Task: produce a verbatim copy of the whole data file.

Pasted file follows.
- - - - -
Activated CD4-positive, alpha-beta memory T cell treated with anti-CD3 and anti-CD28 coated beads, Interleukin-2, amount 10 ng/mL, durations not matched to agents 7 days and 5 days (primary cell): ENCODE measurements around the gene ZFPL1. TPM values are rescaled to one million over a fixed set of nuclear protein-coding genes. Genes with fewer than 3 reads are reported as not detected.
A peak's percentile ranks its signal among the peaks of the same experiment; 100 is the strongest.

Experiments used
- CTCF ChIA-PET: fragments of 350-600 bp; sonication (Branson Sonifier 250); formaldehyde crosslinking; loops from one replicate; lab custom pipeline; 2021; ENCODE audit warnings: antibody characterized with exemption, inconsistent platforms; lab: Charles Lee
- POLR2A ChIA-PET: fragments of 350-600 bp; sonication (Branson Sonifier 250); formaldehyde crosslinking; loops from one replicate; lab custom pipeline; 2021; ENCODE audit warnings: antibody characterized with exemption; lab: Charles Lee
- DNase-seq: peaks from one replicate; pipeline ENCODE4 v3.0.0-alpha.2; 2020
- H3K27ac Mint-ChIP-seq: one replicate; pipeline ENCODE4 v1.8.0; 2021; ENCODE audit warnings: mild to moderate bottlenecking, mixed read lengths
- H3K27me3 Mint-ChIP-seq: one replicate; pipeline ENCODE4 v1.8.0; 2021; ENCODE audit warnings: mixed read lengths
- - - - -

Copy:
Activated CD4-positive, alpha-beta memory T cell treated with anti-CD3 and anti-CD28 coated beads, Interleukin-2, amount 10 ng/mL, durations not matched to agents 7 days and 5 days (primary cell): ENCODE measurements around the gene ZFPL1. TPM values are rescaled to one million over a fixed set of nuclear protein-coding genes. Genes with fewer than 3 reads are reported as not detected.
A peak's percentile ranks its signal among the peaks of the same experiment; 100 is the strongest.

Experiments used
- CTCF ChIA-PET: fragments of 350-600 bp; sonication (Branson Sonifier 250); formaldehyde crosslinking; loops from one replicate; lab custom pipeline; 2021; ENCODE audit warnings: antibody characterized with exemption, inconsistent platforms; lab: Charles Lee
- POLR2A ChIA-PET: fragments of 350-600 bp; sonication (Branson Sonifier 250); formaldehyde crosslinking; loops from one replicate; lab custom pipeline; 2021; ENCODE audit warnings: antibody characterized with exemption; lab: Charles Lee
- DNase-seq: peaks from one replicate; pipeline ENCODE4 v3.0.0-alpha.2; 2020
- H3K27ac Mint-ChIP-seq: one replicate; pipeline ENCODE4 v1.8.0; 2021; ENCODE audit warnings: mild to moderate bottlenecking, mixed read lengths
- H3K27me3 Mint-ChIP-seq: one replicate; pipeline ENCODE4 v1.8.0; 2021; ENCODE audit warnings: mixed read lengths